By: Victor Normand
Published: July 2012
Keeping the grounds around your house looking good is an important way to add value to your property. For most homeowners, that includes a well manicured and extensive lawn. The invention of the garden hose and the rotary mower, and the efforts of the American Garden Club early in the last century began the modern era of the lawn for the average American household.
Lawns did not exist at all in America until late in the 18th century. Back then the front yard was typically packed dirt or sometimes a garden of flowers, herbs, and vegetables. A variety of turf grass adapted to the climates found in America only came about through the efforts of the U.S Department of Agriculture in collaboration with the U.S. Golf Association in the 1920’s.
Only recently has the vaulted status of the lawn been challenged. Environmentalists came together in 2009 to form the Lawn Reform Coalition dedicated to spreading the word about alternatives to the established lawn and the reasons why the lawn should be re-considered. In many respects our lawns have become dangerously dependent on our care. The more we use pesticides, herbicides, excess fertilizers and over watering, the more we damage the health of the soil, kill beneficial insects and reduce the drought-tolerance of turf grasses.
So, if we are wasting money, polluting groundwater, rivers and streams, poisoning wildlife and our pets, fouling the air with gas powered mowers and regularly engaging in one of the least desirable activities around the house, mowing the lawn (see the Consumer Report® article below), why do we continue?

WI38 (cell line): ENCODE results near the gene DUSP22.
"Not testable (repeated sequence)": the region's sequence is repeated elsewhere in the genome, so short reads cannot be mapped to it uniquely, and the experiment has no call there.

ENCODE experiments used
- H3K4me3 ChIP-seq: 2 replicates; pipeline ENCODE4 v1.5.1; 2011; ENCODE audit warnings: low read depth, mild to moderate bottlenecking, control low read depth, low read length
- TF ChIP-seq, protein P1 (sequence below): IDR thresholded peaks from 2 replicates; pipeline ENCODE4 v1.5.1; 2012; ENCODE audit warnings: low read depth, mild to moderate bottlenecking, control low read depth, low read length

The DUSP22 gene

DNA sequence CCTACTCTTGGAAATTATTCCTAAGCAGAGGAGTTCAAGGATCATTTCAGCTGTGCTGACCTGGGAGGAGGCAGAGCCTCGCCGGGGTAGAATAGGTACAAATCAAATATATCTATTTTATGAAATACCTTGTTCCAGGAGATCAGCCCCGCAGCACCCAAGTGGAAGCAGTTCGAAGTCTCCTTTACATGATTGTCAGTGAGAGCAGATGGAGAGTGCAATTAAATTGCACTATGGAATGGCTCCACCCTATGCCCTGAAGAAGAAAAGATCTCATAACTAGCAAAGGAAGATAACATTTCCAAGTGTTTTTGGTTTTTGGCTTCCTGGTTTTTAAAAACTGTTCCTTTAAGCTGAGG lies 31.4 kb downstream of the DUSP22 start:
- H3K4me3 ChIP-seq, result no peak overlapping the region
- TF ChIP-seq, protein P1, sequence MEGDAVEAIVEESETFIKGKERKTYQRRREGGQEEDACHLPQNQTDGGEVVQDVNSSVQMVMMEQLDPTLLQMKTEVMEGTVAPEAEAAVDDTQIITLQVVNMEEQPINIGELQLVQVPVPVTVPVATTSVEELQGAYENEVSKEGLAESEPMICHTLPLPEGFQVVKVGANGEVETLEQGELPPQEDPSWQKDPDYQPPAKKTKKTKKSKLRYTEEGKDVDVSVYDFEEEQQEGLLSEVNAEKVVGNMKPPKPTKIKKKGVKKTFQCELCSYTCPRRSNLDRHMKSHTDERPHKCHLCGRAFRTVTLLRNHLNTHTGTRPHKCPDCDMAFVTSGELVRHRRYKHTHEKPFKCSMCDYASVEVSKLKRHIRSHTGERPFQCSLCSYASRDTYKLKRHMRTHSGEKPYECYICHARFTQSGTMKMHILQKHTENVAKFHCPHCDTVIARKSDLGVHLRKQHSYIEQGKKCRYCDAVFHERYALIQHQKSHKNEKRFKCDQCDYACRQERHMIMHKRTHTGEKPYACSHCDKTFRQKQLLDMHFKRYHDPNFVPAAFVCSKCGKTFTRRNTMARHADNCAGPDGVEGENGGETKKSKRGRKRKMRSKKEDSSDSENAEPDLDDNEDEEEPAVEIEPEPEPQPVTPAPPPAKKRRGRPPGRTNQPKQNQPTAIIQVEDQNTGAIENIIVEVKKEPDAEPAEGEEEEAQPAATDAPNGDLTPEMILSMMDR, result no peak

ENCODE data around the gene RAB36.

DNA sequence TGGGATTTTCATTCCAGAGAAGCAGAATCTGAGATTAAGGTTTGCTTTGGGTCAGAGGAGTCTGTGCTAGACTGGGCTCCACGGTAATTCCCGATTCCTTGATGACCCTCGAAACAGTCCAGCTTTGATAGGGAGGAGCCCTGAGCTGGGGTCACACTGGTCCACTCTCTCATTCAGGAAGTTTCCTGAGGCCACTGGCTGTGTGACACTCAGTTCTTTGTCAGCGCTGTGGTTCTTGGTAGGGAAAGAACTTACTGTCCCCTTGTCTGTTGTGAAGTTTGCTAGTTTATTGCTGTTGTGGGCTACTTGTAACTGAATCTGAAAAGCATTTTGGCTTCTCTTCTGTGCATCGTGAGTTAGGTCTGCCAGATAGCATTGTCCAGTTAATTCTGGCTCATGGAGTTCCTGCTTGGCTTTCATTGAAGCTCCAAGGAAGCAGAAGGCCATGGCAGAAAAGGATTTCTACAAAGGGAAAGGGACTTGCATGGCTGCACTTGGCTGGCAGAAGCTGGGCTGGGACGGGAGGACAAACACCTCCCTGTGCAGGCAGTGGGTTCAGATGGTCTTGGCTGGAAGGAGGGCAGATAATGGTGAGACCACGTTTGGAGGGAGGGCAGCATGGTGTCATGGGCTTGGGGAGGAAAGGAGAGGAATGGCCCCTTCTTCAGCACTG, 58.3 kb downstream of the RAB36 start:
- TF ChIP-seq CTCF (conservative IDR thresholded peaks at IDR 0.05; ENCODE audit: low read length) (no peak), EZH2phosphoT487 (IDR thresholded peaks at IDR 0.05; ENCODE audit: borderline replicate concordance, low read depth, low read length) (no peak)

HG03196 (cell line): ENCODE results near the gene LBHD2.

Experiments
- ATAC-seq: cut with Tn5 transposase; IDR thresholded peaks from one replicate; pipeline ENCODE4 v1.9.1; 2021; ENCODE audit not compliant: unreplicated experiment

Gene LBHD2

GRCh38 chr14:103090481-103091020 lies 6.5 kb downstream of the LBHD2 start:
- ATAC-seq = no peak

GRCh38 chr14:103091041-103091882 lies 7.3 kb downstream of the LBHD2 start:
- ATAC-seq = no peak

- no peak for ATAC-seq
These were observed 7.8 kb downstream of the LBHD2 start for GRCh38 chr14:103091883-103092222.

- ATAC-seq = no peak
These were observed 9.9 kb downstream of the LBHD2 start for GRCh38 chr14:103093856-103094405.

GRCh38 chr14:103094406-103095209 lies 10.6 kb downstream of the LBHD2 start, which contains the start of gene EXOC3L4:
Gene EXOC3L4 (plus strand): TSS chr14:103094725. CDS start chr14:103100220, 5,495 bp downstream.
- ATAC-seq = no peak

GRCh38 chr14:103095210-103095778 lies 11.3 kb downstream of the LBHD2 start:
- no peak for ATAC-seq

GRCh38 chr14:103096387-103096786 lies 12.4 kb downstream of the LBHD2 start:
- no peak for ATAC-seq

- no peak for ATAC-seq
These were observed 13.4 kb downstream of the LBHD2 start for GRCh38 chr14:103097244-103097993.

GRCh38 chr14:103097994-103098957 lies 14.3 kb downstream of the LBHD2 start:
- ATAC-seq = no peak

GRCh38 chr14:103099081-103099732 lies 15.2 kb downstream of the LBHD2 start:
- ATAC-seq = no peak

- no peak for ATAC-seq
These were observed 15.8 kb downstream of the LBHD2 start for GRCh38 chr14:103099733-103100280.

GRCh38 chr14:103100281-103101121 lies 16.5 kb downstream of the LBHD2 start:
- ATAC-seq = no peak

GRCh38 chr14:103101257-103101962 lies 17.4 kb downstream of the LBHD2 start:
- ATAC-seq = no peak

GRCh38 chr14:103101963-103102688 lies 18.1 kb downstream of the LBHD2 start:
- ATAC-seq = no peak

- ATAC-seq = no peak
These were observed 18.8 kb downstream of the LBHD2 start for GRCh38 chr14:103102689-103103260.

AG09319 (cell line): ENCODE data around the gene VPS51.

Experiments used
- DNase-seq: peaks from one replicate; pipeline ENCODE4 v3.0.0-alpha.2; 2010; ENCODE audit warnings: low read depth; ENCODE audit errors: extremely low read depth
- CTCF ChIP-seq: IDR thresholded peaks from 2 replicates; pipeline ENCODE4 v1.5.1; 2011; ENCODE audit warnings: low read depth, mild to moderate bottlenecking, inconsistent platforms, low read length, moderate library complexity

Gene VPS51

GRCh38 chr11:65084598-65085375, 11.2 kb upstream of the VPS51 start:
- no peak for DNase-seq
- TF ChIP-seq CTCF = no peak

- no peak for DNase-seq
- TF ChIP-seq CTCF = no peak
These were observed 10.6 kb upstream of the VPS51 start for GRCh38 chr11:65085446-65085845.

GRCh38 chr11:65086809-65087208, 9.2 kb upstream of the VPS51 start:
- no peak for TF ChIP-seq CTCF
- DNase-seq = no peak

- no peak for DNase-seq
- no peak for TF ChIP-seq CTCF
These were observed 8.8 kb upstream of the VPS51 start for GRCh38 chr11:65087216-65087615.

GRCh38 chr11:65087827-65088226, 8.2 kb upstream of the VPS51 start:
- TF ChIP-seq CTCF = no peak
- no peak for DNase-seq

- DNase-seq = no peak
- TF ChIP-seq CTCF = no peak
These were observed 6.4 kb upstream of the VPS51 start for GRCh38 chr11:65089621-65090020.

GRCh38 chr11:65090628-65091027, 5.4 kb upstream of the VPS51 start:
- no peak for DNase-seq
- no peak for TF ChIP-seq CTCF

There are environmentally friendly, low maintenance alternatives including:
- Drought tolerant trees, shrubs, ground covers and perennials
- “ecolawns” of low grasses and flowering herbs
- Evergreen ground covers and shrubs
- Paths and play areas
- Work and entertaining areas
The last item is one of my favorites. The plan for my yard is to eliminate a large portion of the lawn by building a patio featuring a fire pit in the center. In addition to using up former lawn area, the patio and associated walkways will create defined planting areas for native, site specific low maintenance plantings. My goal is a completely “green” naturally landscaped yard and no lawn. In about a year, you will find my lawn mower and fertilizer spreader on eBay.
Recreational areas will always require maintained turf, but beyond that, a lawn should become a matter of personal preference. In this hectic world we live in, who can object to the labor/time saving aspects of a well planned, low maintenance yard with environmentally sensitive plantings? And will we really miss the sound of a lawn mower on Saturday morning?